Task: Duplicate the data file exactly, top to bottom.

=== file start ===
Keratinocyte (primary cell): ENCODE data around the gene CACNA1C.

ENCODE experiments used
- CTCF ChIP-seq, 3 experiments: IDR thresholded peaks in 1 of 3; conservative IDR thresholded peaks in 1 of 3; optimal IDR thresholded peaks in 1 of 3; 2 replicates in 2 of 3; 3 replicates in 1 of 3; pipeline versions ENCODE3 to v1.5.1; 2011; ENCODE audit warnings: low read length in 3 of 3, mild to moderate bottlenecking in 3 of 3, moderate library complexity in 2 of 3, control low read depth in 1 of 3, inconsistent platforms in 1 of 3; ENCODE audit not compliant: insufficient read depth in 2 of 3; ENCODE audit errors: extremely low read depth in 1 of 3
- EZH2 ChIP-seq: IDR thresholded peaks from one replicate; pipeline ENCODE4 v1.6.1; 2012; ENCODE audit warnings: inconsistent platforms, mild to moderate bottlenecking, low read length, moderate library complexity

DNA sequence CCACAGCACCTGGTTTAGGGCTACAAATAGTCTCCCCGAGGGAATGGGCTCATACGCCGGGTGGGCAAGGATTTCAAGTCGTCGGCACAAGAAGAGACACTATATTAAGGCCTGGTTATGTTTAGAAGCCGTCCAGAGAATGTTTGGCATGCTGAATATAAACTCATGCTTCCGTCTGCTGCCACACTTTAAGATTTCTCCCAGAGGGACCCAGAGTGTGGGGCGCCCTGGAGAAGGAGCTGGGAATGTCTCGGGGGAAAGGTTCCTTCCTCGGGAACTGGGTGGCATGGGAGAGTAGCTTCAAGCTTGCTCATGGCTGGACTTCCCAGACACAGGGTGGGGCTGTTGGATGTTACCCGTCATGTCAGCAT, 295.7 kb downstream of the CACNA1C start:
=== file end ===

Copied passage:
Keratinocyte (primary cell): ENCODE data around the gene CACNA1C.

ENCODE experiments used
- CTCF ChIP-seq, 3 experiments: IDR thresholded peaks in 1 of 3; conservative IDR thresholded peaks in 1 of 3; optimal IDR thresholded peaks in 1 of 3; 2 replicates in 2 of 3; 3 replicates in 1 of 3; pipeline versions ENCODE3 to v1.5.1; 2011; ENCODE audit warnings: low read length in 3 of 3, mild to moderate bottlenecking in 3 of 3, moderate library complexity in 2 of 3, control low read depth in 1 of 3, inconsistent platforms in 1 of 3; ENCODE audit not compliant: insufficient read depth in 2 of 3; ENCODE audit errors: extremely low read depth in 1 of 3
- EZH2 ChIP-seq: IDR thresholded peaks from one replicate; pipeline ENCODE4 v1.6.1; 2012; ENCODE audit warnings: inconsistent platforms, mild to moderate bottlenecking, low read length, moderate library complexity

DNA sequence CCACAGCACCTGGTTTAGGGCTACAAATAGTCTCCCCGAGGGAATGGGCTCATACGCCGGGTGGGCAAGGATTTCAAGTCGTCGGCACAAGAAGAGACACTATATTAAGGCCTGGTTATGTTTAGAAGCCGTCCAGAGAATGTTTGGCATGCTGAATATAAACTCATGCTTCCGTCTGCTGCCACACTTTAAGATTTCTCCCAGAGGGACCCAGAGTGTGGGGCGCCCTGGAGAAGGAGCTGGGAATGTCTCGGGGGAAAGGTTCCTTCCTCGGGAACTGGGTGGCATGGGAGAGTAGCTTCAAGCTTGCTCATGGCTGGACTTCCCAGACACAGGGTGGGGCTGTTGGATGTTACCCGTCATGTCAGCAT, 295.7 kb downstream of the CACNA1C start: